PEOPLE v. WAXLER (2014) 224 Cal.App.4th 712
]Issues: (1) Can an officer search a vehicle for marijuana under the “automobile exception” if he has probable cause to believe the vehicle contains substantially less than an ounce? (2) Is such a search prohibited if the driver presented the officer with a medical marijuana card? Click here for our report on this case.

PEOPLE v. SPRIGGS (2013) 224 Cal.App.4th 150
Issue: Does a motorist violate Vehicle Code § 23123(a) by holding a cell phone and viewing a map application on its display? Click here for our report on this case.

PEOPLE v. ELIZALDE (2013) 222 Cal.App.4th 351
Issue: When an inmate is booked into jail, must officers obtain a Miranda waiver before asking him questions about his gang affiliation? Click here for our report on this case.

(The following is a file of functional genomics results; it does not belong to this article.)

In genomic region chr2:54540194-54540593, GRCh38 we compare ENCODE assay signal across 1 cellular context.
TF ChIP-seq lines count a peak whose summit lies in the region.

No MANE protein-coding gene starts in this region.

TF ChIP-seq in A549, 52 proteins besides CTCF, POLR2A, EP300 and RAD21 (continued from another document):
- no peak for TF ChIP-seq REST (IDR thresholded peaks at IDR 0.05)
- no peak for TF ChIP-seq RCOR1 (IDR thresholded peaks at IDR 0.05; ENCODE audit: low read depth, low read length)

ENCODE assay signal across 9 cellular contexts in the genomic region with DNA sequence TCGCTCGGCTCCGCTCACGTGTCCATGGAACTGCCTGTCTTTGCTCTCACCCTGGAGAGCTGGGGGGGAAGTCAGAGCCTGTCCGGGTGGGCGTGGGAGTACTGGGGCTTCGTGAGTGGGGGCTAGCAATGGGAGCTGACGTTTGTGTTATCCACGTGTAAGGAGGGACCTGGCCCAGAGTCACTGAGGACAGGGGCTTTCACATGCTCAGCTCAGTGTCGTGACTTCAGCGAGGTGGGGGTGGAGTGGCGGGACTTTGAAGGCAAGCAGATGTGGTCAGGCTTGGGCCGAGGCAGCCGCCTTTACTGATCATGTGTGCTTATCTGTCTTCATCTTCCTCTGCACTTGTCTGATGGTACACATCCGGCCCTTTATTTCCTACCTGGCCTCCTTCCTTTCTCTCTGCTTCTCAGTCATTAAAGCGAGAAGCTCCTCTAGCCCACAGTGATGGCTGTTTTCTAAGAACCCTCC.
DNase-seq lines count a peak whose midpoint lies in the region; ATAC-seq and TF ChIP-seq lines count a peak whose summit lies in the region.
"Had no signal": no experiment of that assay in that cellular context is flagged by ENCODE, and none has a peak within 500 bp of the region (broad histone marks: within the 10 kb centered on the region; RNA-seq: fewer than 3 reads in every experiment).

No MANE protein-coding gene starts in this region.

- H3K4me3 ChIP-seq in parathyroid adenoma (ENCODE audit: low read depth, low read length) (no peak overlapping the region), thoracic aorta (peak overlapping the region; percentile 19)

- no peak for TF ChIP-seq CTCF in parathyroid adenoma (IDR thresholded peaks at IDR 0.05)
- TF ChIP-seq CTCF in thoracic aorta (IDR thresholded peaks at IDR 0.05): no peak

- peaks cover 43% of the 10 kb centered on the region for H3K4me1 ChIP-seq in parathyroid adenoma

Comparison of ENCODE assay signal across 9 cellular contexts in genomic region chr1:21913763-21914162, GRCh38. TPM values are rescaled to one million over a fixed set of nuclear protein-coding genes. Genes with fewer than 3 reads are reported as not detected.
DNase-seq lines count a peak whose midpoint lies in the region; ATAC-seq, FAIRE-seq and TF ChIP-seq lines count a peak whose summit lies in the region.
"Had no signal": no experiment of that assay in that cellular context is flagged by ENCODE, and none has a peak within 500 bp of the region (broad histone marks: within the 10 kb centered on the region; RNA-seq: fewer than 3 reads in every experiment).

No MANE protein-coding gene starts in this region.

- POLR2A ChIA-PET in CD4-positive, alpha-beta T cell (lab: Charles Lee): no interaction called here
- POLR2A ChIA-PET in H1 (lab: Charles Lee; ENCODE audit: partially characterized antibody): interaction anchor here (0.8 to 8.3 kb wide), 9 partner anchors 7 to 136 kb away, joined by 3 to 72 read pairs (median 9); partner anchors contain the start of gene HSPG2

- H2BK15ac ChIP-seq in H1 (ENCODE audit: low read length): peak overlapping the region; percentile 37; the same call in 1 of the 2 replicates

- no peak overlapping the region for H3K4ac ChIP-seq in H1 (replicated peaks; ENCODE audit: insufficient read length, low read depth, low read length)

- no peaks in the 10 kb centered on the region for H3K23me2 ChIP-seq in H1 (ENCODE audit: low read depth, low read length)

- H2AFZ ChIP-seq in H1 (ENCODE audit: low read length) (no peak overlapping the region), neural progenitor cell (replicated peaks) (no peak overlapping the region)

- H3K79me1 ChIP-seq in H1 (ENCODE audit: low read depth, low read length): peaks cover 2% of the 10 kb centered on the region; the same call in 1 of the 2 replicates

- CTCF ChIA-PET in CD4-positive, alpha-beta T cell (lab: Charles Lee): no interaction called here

Notice: Petition for Review Granted: On April 9, 2014, the California Supreme Court announced it would review the Court of Appeal's decision in Elizalde. This means that Elizalde--a truly horrible opinion--is no longer citable authority.

FERNANDEZ v. CALIFORNIA (2014) __ U.S. [134 S.Ct. 1126]
Issue: If a person refuses to consent to a search of his home, can officers obtain consent to search from another resident after they arrest the objecting resident and remove him from the premises? Click here for our report on this case.

PEOPLE v. DUFF (2014) 58 Cal.4th 527
Issues: (1) Did officers violate Miranda before obtaining an incriminating statement from a murder suspect? (2) Was the suspect's statement involuntary? Click here for our report on this case.